Bragato Champion Wine of the Show Trophy and Champion Single Vineyard Wine

Villa Maria Single Vineyard Ihumatao Chardonnay 2014
Ihumatao Vineyard, Auckland
Brett Donaldson

Richard Smart Trophy and Champion Domaine Wine

Villa Maria Reserve Gimblett Gravels Hawke’s Bay Reserve Cabernet Sauvignon Merlot 2014
Vidal Vineyard, Hawke’s Bay
Phil Holden

Friedrich Wohnsiedler Trophy Winner and Champion Riesling

Maude, Mt Maude Vineyard East Block Riesling Central Otago 2016
Mt Maude Vineyard, Central Otago
Dawn and Terry Wilson

Brother Cyprian Trophy Winner and Champion Pinot Gris

Aronui Pinot Gris Single Vineyard Nelson 2016
Whenua Matua Vineyard, Nelson
Jonny Hiscox

Champion Gewürztraminer

Villa Maria Single Vineyard Ihumatao Gewürztraminer 2014
Ihumatao Vineyard, Auckland
Brett Donaldson

Champion Other Red Wine

Coopers Creek SV Hawke’s Bay Malbec ‘Saint John’ 2013
Saint John Vineyard, Hawke’s Bay
Wayne Morrow

Champion Sweet Wine

Villa Maria Reserve Marlborough Noble Riesling Botrytis Selection 2015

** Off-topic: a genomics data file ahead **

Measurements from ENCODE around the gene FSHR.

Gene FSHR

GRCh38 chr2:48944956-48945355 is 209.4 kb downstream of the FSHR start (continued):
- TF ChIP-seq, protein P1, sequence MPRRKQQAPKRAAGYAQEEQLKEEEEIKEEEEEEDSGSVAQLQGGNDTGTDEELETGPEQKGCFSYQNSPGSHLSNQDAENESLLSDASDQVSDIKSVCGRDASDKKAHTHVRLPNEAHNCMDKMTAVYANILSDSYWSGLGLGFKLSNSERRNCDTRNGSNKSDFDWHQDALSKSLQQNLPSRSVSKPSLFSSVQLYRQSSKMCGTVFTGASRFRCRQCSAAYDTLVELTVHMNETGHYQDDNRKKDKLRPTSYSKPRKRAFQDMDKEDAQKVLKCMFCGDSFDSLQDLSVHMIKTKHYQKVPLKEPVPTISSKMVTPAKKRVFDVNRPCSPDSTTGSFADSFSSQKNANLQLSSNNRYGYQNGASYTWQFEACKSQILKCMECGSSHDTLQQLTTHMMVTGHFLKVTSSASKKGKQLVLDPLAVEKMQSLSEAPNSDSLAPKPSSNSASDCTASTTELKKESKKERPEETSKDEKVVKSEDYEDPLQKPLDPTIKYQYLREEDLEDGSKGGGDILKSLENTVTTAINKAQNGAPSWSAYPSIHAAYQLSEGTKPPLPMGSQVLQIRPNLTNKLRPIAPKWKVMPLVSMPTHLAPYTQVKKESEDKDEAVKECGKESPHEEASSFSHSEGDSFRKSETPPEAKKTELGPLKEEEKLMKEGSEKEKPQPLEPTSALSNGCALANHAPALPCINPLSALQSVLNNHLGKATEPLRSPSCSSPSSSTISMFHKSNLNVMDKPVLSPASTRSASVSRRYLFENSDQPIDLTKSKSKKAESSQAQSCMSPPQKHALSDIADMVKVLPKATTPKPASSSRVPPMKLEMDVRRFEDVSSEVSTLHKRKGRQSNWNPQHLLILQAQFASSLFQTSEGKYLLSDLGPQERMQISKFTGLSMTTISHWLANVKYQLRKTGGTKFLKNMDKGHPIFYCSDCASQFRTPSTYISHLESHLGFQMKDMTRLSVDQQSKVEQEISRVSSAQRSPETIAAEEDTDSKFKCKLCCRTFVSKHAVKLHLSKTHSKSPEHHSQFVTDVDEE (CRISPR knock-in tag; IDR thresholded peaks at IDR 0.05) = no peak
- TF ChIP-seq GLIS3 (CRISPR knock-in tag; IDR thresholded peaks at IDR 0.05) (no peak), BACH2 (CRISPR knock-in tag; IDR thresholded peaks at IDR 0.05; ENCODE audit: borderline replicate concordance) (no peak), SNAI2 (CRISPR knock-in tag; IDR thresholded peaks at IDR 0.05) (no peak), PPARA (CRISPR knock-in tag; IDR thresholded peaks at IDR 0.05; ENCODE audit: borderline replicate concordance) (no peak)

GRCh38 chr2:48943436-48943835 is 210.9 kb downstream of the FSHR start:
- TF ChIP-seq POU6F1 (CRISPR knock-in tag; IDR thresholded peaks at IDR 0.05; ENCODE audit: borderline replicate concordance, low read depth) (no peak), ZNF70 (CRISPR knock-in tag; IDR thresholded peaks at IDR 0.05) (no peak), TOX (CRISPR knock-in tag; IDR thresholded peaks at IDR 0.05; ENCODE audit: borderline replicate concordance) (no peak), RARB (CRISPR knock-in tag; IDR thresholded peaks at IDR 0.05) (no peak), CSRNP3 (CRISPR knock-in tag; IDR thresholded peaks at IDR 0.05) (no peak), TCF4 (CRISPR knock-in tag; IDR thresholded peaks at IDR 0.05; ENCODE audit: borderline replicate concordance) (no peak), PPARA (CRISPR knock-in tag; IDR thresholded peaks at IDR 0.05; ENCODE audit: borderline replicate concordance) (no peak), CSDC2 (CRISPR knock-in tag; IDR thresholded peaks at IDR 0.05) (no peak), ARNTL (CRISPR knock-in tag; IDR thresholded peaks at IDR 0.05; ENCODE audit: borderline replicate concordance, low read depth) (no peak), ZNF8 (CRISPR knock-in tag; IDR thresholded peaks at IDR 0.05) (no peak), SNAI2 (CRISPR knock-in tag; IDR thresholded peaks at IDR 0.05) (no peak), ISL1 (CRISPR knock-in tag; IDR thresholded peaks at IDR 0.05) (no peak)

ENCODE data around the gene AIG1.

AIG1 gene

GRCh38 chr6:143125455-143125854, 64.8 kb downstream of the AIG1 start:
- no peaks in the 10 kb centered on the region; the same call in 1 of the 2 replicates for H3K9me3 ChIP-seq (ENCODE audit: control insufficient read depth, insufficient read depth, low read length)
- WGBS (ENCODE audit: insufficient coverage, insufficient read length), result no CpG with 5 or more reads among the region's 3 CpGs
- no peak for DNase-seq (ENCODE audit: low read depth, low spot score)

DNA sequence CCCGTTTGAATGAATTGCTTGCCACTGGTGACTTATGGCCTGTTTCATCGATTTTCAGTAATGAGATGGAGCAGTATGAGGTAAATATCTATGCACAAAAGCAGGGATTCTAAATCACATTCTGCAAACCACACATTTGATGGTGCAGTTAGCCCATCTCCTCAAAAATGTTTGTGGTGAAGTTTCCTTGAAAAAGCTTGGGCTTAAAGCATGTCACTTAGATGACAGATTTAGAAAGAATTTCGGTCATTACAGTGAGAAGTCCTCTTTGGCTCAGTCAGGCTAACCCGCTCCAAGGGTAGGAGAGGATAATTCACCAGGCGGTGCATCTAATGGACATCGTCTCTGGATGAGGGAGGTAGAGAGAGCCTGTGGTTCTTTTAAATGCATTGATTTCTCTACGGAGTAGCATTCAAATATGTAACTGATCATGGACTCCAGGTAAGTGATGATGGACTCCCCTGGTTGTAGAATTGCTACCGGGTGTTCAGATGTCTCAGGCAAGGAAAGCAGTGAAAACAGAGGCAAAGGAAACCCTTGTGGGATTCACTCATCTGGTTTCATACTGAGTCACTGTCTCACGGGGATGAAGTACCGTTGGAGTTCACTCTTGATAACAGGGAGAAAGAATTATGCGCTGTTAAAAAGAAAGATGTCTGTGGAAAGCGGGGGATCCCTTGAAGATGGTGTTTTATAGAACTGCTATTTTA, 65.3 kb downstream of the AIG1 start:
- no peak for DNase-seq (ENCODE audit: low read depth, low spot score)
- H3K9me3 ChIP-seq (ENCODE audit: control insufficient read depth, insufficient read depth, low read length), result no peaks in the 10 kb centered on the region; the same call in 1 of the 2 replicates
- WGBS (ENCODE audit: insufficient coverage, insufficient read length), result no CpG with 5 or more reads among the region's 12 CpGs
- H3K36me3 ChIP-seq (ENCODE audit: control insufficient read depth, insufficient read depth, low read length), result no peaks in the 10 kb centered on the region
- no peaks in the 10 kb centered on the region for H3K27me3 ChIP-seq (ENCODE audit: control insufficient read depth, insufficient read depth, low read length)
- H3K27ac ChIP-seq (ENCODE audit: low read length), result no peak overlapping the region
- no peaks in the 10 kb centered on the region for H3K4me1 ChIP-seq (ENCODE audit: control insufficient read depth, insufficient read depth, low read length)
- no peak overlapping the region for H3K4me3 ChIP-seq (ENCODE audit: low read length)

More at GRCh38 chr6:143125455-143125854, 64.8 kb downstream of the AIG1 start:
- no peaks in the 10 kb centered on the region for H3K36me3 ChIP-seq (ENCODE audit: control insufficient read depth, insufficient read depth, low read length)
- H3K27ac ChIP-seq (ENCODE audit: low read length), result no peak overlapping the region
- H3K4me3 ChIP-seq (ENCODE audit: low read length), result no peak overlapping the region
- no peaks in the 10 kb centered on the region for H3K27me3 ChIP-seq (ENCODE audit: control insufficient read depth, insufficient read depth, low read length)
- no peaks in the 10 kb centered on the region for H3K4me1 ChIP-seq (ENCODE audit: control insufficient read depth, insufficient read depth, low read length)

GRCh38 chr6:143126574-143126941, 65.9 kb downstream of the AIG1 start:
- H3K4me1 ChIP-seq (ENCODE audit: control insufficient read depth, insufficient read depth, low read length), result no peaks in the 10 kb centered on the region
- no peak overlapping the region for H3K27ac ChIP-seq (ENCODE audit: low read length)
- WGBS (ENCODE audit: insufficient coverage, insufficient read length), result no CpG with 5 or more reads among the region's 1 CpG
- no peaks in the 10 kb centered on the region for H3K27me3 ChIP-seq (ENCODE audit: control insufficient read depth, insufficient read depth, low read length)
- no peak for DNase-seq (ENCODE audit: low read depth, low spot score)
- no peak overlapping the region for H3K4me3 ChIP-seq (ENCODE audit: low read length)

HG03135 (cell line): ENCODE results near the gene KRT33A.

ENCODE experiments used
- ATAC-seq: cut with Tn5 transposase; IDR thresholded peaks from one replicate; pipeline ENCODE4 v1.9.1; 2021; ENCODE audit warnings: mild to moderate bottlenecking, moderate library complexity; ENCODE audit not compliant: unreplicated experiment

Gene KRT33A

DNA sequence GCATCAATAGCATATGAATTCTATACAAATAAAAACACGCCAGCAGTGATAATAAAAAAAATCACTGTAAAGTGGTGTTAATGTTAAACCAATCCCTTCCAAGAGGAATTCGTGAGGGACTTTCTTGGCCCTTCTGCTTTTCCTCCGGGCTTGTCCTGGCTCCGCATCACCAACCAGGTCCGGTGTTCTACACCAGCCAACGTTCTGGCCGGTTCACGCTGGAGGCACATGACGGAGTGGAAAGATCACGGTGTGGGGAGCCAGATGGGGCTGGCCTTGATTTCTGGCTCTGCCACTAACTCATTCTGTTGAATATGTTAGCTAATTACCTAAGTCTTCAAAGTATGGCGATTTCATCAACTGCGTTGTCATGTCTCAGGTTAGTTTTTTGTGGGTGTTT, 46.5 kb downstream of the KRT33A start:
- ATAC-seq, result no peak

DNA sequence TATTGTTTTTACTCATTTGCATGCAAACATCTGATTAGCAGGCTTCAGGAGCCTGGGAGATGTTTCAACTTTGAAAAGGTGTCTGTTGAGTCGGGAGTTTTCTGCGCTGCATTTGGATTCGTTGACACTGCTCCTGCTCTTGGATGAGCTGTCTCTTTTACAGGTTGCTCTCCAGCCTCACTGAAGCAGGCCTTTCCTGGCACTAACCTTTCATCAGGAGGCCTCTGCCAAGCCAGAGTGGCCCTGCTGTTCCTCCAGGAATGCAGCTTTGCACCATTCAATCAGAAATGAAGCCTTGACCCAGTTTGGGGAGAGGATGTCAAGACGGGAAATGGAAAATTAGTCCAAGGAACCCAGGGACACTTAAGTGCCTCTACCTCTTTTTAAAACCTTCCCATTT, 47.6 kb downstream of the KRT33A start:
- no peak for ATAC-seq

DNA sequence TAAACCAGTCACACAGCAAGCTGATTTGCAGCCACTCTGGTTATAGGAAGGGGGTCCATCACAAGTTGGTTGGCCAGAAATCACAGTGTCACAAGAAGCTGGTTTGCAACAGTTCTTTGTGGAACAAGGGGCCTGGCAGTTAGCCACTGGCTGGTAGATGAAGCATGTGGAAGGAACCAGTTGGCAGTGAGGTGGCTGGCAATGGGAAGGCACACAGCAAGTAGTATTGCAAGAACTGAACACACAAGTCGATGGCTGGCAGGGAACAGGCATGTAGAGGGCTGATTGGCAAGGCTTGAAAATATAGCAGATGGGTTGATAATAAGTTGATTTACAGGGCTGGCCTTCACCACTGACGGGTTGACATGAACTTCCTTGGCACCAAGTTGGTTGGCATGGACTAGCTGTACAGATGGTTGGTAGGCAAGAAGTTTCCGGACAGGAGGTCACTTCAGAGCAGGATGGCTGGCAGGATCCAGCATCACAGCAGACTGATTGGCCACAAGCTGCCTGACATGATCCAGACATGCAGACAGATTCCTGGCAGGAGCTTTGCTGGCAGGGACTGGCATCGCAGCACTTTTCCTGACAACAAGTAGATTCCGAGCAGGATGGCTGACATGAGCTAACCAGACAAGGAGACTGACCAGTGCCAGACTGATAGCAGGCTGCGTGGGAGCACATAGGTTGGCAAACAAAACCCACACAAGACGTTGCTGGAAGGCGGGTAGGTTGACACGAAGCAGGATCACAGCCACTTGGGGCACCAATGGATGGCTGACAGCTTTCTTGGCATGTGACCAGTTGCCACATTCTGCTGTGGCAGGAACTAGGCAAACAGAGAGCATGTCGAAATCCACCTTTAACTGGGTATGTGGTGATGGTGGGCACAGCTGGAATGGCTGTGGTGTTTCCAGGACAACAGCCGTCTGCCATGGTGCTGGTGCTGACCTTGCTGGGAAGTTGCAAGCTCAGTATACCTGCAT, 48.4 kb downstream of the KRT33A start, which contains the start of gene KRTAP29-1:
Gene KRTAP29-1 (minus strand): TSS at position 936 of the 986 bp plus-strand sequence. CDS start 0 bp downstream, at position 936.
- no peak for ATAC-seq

Rocenvin Vineyard, Marlborough
Chris Fletcher

New Zealand Wine Cellars Spence Brothers Trophy Winner and Champion Sauvignon Blanc

Tohu Single Vineyard Sauvignon Blanc Marlborough 2016
Tohu Awatere Vineyard, Marlborough
Mondo Kopua

Bill Irwin Trophy Winner and Champion Chardonnay

Brett Donaldson
Ihumatao Vineyard, Auckland
Villa Maria Single Vineyard Ihumatao Chardonnay 2014

Champion Rosé

Wooing Tree Rosé Central Otago 2016
Wooing Tree Vineyard, Central Otago
Geoff Bews

Mike Wolter Memorial Trophy Winner and Champion Pinot Noir

Black Quail Estate Pinot Noir Central Otago 2013
Keillor Vineyard, Central Otago
Rod and Mirani Kellior

Tom McDonald Memorial Trophy Winner and Champion Classical Red Wine

Villa Maria Reserve Gimblett Gravels Hawke’s Bay Reserve Cabernet Sauvignon Merlot 2014
Vidal Vineyard, Hawke’s Bay
Phil Holden

Alan Limmer Trophy Winner and Champion Syrah

Falcon Ridge Estate Syrah Nelson 2015